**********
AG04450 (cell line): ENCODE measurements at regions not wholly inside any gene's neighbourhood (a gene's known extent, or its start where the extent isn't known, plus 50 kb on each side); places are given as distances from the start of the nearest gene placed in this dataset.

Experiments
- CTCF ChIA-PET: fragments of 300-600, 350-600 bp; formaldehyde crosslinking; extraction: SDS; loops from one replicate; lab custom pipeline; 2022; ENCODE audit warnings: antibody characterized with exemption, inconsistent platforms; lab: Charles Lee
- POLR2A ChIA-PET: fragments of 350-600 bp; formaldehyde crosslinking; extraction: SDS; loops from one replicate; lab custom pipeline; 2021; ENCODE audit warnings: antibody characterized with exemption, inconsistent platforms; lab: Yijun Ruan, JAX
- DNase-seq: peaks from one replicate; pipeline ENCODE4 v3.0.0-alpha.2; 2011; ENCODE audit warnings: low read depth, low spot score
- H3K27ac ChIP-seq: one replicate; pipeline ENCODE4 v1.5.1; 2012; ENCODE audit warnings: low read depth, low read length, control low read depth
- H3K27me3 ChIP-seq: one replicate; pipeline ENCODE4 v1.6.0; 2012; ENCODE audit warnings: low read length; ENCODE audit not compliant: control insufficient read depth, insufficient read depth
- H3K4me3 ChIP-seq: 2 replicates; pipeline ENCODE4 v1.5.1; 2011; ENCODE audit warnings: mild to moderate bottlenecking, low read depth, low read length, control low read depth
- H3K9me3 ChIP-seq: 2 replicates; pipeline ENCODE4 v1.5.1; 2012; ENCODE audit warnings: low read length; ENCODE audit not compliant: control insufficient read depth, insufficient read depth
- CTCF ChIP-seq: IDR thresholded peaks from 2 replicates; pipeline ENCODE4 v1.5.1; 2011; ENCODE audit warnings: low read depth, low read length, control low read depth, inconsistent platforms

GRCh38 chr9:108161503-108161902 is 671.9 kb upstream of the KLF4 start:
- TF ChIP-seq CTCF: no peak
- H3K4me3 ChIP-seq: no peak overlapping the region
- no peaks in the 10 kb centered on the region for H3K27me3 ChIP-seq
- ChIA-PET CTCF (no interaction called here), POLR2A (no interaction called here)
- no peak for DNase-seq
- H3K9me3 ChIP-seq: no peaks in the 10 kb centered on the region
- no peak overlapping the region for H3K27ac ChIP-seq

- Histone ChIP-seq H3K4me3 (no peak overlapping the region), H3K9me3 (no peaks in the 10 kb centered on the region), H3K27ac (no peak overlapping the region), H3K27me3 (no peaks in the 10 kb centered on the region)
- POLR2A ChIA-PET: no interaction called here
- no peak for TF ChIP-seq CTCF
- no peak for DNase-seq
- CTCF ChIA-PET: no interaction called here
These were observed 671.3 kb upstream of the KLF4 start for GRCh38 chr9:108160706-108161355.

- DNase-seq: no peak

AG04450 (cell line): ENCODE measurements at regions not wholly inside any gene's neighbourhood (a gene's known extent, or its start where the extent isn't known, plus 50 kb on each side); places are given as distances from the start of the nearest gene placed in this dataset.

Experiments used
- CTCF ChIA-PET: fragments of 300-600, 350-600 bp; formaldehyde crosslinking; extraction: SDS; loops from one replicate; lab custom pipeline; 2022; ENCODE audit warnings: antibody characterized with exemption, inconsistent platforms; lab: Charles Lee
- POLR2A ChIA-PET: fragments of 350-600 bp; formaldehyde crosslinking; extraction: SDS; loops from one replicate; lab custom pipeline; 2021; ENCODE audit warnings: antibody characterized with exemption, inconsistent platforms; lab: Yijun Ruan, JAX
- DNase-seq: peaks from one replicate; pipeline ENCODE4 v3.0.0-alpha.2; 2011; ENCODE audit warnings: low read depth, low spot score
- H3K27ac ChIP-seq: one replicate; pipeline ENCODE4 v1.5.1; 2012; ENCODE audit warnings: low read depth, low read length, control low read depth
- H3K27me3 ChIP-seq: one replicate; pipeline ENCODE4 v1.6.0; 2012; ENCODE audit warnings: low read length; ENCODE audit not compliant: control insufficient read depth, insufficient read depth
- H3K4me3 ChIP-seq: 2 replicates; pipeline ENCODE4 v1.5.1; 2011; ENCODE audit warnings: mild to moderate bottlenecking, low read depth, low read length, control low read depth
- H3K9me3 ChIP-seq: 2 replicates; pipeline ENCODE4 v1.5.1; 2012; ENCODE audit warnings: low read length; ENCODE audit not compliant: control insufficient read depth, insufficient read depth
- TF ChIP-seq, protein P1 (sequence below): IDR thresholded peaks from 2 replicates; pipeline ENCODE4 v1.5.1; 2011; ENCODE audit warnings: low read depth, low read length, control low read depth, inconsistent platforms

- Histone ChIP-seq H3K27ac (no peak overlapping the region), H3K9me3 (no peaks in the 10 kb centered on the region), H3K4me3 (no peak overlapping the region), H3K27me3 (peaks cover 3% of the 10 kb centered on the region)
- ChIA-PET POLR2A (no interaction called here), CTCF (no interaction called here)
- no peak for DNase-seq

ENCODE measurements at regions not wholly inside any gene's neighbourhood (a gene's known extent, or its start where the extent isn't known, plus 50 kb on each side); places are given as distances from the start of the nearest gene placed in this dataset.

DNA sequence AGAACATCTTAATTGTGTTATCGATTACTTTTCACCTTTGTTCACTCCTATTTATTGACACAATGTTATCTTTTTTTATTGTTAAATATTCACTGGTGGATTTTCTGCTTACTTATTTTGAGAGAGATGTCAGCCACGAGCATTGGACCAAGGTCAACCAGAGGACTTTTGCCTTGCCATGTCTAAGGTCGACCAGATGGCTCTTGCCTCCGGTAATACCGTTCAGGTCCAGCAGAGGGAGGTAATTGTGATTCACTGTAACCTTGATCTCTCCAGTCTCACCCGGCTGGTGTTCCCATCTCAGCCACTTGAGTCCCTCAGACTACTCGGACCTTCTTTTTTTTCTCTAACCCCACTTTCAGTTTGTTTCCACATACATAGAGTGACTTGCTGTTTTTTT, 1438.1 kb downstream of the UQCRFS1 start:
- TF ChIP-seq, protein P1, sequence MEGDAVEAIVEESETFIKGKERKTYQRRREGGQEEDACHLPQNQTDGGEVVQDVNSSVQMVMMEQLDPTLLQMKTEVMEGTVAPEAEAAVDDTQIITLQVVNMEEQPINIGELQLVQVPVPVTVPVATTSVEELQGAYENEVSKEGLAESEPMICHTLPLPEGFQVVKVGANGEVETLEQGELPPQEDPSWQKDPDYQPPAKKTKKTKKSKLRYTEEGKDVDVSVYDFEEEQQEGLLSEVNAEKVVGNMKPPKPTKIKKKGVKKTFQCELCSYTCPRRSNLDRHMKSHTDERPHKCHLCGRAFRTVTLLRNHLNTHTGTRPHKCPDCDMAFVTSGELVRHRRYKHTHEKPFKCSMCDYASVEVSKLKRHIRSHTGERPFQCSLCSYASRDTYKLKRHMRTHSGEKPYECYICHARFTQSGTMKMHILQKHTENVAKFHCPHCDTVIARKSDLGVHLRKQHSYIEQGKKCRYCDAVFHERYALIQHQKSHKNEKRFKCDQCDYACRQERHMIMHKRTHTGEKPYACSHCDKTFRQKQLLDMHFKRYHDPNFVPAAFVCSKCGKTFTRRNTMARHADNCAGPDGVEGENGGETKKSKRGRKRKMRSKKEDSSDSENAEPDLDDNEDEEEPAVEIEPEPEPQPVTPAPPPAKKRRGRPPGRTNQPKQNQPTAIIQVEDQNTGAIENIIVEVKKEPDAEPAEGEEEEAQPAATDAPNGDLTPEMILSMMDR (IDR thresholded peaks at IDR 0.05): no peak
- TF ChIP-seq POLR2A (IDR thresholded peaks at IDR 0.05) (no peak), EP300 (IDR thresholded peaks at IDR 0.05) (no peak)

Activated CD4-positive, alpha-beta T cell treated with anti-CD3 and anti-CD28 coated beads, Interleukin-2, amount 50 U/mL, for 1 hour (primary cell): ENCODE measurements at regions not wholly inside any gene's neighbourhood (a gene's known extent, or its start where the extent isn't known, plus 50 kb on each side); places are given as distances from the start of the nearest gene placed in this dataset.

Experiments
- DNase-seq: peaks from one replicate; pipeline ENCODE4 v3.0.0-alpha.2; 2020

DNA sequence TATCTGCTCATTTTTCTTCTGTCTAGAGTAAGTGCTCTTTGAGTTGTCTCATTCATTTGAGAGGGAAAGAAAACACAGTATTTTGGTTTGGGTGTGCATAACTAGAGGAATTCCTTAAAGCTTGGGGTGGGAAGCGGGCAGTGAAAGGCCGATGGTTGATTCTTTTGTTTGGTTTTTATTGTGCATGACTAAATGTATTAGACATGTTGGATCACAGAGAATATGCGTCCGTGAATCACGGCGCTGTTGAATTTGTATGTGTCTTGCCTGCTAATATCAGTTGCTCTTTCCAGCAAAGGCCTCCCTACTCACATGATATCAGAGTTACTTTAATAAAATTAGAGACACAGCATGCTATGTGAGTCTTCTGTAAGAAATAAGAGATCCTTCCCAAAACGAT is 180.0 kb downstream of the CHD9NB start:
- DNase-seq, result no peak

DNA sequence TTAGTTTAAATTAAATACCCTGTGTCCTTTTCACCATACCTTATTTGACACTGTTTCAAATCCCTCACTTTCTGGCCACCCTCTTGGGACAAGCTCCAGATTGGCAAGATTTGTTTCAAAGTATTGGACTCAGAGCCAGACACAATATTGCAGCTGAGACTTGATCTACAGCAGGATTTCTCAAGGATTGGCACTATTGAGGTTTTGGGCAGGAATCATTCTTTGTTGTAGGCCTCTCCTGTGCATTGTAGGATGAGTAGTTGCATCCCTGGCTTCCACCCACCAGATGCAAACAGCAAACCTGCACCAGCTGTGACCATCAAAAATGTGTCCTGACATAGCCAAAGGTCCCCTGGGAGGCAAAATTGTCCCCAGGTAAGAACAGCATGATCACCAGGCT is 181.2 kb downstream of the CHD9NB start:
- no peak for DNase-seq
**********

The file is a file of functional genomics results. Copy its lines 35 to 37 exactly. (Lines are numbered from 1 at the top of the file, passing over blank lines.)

- TF ChIP-seq, protein P1 (sequence below): IDR thresholded peaks from 2 replicates; pipeline ENCODE4 v1.5.1; 2011; ENCODE audit warnings: low read depth, low read length, control low read depth, inconsistent platforms

- Histone ChIP-seq H3K27ac (no peak overlapping the region), H3K9me3 (no peaks in the 10 kb centered on the region), H3K4me3 (no peak overlapping the region), H3K27me3 (peaks cover 3% of the 10 kb centered on the region)
- ChIA-PET POLR2A (no interaction called here), CTCF (no interaction called here)